Accounting Contest: Trustees Must Act Reasonably After an Account Objection
Under the law in California, beneficiaries of a trust have a right to contest a trustee’s accounting. Accounting is an important trustee responsibility. This is because it documents the income and expenses of the trust for the reporting period. These contests cannot be filed frivolously. Similarly, a trustee is under an obligation not to object to an accounting contest without good cause.
Trustee Penalties When Objecting in Bad Faith to an Accounting Contest
When a beneficiary files an objection to a trustee’s account, the trustee has the option to oppose the beneficiary’s contest of the account. The opposition must be made in good faith. If the court decides that the opposition was made without reasonable cause and in bad faith, the beneficiary may be awarded the following:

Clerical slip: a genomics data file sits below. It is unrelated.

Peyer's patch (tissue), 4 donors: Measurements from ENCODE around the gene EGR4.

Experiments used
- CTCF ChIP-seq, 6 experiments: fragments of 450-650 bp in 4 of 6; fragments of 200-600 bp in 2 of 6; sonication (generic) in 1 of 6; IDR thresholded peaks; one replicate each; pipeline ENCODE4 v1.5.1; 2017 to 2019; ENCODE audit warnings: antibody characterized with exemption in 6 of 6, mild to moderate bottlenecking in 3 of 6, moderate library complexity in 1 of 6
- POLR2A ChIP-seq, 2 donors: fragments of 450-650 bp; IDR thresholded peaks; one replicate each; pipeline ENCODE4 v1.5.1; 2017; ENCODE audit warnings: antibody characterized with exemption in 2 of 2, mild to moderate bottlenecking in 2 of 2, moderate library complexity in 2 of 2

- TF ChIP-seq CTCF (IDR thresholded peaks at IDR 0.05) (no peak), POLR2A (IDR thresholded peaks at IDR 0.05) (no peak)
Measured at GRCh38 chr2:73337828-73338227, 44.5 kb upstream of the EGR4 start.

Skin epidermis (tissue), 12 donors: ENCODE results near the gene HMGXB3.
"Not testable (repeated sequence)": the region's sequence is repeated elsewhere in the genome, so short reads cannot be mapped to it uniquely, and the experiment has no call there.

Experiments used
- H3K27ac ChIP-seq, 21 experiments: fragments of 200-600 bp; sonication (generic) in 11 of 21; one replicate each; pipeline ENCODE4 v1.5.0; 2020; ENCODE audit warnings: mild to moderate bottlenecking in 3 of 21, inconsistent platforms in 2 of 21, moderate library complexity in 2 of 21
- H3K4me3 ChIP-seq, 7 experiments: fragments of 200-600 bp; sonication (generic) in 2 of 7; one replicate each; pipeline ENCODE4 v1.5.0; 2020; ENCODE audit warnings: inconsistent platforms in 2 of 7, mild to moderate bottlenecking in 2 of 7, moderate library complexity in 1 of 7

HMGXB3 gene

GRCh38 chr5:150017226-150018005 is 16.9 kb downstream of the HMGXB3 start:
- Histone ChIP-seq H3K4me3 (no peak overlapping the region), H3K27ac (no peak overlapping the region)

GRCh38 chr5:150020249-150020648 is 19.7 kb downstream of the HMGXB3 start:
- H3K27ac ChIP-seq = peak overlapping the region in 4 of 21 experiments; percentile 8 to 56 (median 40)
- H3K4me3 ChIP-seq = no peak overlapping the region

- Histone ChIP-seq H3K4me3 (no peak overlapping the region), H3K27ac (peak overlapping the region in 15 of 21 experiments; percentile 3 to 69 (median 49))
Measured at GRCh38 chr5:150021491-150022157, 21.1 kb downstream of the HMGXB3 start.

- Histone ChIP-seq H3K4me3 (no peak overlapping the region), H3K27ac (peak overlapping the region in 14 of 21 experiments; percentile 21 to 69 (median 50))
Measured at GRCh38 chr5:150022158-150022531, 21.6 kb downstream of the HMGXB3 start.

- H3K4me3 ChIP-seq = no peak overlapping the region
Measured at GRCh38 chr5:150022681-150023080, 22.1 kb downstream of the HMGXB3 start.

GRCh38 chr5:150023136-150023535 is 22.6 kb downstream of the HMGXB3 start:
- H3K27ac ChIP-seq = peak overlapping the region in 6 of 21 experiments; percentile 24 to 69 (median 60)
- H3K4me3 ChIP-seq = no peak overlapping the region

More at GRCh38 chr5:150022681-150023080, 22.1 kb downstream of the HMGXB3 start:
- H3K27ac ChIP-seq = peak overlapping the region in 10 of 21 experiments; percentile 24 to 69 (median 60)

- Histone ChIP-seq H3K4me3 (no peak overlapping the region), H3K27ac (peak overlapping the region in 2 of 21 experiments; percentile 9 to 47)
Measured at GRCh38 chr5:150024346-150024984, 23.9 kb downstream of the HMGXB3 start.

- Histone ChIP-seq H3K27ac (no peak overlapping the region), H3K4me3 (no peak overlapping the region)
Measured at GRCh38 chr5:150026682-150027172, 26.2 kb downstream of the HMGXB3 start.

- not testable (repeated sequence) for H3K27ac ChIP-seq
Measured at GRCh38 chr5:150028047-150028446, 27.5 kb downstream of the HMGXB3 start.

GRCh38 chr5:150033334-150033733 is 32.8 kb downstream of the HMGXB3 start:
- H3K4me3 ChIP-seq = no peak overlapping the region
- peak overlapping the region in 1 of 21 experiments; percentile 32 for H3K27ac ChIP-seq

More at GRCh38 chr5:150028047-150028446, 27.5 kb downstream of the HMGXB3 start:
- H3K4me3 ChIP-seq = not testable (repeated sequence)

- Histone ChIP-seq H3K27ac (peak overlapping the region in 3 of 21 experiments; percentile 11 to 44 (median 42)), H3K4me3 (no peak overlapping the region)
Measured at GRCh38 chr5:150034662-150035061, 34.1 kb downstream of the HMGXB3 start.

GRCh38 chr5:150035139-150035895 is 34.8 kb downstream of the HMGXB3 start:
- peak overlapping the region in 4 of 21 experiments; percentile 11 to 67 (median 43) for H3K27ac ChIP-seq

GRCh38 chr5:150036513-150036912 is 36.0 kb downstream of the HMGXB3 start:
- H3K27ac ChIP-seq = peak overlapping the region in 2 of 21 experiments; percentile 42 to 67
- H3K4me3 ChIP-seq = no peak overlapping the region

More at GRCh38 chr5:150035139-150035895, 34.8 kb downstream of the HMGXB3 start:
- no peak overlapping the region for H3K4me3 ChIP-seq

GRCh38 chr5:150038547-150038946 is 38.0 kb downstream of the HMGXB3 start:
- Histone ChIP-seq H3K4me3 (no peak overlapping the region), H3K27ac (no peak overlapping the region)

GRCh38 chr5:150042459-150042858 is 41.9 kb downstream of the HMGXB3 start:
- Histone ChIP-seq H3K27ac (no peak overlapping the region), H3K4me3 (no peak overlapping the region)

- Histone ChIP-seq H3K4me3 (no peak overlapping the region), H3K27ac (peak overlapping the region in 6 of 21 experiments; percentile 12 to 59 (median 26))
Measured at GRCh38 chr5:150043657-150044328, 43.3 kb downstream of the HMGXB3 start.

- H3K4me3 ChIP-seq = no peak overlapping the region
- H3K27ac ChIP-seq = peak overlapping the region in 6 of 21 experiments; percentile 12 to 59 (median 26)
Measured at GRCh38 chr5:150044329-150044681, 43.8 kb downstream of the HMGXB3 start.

- First of all, the costs of the contest.
- Furthermore, the expenses of the litigation.
- Lastly, the cost for the attorney fees incurred as a result of the contest.
The amount that is awarded to the beneficiary is taken out of the funds that are to be paid to the trustee as compensation for his or her services. If the trustee has any other interest in the trust assets, the award can also be taken from that portion. If there is any amount of the award that is unpaid, the trustee can be held personally liable.
Clearly, trustees that are involved in a beneficiary’s contest of an account should obtain guidance from an experienced legal professional before proceeding.
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